• Dec 27th 2006 at 10:32AM
  • 12
While it is perhaps not terribly far-fetched to think that there are folks who like the Pacer, this just seems like an unhealthy attachement. In the process of keeping his own very fine looking '76 alive, Curt Uhrin felt guilty about just stripping bits off those cars that gave their lives so that his may live on. Guilty enough, in fact, to create a website devoted to keeping their memories alive. Curt took pictures of the junkyard cars as they lay in state and wrote wistful descriptions that make us want to go cuddle their rounded little fenders and restore them to their AMC funk-shack glory daze.
While the Pacer wasn't a bad car, per se, it was really uniquely styled. This was probably the car's most off-putting feature, as the running gear was pretty solid stuff.. Enough time has passed to make this once hideous car look almost cool. Kind of like E.T. -- so homely it's cute. One thing is for sure, AMC lovers definitely have underdog complexes, and what better underdog to love than one that's not only quirky (all AMCs are quirky), but pug-faced, to boot?

[Source: Hemmings]

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    • 1 Second Ago
      • 8 Years Ago
      AMC did the most with the least, AMX, Eagle with 4WD, Cheorkee, Wrangler.
      • 8 Years Ago
      Looks like too many people have visited. I hope he can move it to a blog site or other ISP that doesn't restrict bandwidth like GeoCities, as I'd love to see it.
      • 8 Years Ago
      #4, it was the PASSENGER SIDE DOOR that was longer/wider, not the driver's side door. This was so that people could get into the back seat more easily, curbside.
      • 8 Years Ago
      Shoehorned the six into the engine bay, is right. Cylinders 5 and 6 were essentially under the instrument panel and way back, beyond under the edge of the windshield. It took a contortionist to change spark plug #6 at the rear of the engine, believe me, I had a 1975 Pacer.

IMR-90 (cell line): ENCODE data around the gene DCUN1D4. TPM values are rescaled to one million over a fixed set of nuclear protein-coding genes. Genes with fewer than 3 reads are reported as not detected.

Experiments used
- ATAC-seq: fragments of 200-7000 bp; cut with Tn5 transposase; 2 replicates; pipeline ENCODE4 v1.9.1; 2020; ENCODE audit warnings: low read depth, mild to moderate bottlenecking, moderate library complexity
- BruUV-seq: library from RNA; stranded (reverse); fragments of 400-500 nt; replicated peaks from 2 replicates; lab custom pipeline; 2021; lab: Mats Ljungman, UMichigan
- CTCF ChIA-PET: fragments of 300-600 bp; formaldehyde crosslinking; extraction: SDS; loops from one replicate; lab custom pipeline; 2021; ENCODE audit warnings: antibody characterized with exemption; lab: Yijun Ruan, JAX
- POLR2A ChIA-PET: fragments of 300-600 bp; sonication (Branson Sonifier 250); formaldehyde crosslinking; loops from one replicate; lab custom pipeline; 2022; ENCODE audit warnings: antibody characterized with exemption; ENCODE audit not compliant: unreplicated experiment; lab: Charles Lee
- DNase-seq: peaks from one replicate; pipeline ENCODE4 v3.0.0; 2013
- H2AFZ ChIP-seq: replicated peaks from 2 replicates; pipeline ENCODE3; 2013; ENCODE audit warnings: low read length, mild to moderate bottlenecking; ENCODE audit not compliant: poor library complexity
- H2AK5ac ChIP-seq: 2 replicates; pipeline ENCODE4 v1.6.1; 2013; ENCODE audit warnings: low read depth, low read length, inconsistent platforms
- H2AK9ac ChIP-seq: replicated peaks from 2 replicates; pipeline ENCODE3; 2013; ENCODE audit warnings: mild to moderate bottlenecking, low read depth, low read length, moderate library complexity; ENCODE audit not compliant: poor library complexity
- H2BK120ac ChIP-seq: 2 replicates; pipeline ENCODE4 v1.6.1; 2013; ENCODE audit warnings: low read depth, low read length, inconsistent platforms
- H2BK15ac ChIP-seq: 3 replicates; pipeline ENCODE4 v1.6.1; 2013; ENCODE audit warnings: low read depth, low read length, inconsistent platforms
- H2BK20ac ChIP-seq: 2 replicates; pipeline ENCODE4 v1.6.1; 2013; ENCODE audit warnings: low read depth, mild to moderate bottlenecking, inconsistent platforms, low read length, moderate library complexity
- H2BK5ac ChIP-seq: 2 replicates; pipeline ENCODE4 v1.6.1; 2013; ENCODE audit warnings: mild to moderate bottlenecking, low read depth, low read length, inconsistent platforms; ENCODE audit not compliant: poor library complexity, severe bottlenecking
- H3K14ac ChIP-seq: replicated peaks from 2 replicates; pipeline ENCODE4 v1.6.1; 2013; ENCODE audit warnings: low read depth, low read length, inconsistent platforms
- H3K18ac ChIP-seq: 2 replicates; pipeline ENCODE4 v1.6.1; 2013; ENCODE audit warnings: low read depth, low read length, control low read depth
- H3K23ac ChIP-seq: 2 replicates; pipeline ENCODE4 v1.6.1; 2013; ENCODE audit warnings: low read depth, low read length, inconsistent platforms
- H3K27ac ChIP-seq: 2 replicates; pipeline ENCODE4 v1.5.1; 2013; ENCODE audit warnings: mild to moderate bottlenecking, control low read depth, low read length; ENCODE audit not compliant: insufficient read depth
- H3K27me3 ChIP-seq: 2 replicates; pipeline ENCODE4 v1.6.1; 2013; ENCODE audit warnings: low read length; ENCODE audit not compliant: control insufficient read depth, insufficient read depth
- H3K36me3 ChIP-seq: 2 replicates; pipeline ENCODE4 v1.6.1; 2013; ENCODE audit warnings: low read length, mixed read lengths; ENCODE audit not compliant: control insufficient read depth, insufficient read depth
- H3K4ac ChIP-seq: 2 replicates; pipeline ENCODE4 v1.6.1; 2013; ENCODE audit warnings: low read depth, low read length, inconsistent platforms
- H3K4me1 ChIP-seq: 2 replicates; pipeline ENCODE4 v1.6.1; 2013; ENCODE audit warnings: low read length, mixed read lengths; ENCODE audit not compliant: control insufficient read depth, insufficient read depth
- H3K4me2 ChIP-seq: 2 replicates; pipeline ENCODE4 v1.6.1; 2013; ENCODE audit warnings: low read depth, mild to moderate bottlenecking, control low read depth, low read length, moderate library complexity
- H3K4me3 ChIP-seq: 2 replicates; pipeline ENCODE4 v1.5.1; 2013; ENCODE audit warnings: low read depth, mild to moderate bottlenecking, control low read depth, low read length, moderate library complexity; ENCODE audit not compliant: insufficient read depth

Mine was a D/L with almost all the bells & whistles for the day, you know - 8 track, cruise control, optional 258-six (ooooh, 110 horsepower instead of 100).

      Couldn't get out of it's own way, got 18 mpg at 55 mph and 17 mpg at 70 to 80 mpg so being young and dumb, and driving between the Air Force Base in middle-of-nowhere to my folks' house on the opposite side of the state (with forests, deer & skunks between) guess what speed I drove it?

      Just about every other week, whether it needed to or not, it broke and pretty well consistently cost me $70 to fix whatever broke. Power steering hose. Computer. Ignition module. You name it. Pretty piss-poor for a 2 year old car.

      It was my last AMC product. They deserved to go bust, just as GM, Ford, DCX and VW do now.

      Build CRAP and your customer base will disappear.

      As for Japanese cars of the era, yeah, they rusted out but so did everything else up north, just maybe slightly slower. By the mid 1980's the Japanese cars began to improve, in that department, as all cars did.
      • 8 Years Ago
      The styling wasn't that bad. The ultra low beltline was daring for its time, as was the swept-back front end, glassy greenhouse, and rounded corners. Other automakers didn't catch up to these design features for a good decade.

      Not that I'm arguing the Pacer was a "successful" design per se. Rather, it is a tragic example of visionary ideas compromised in fatal ways, such as the overly large windshield, windows that didn't fully roll down, and a body that was far too wide. Perhaps most importantly, the Pacer was too heavy . . . more so than even the downsized late-70s Chevy Malibu. CAFE fuel economy standards sealed the fate of this platform, which otherwise should have been the basis for a new generation of AMC cars.
      • 8 Years Ago
      we mirrored the information on the Geocities page at the Hemmings blog: http://blog.hemmings.com/index.php/2006/12/26/pacer-graveyard/
      • 8 Years Ago
      The station wagon wasn't bad looking. AMC realized that it couldn't compete with the Big 3 by offering "me-too" cars so they tried to be different. Supposely this car was to use a GM Wankel engine, but when GM cancelled the engine, AMC had to shoehorn one of their 6s into the engine compartment.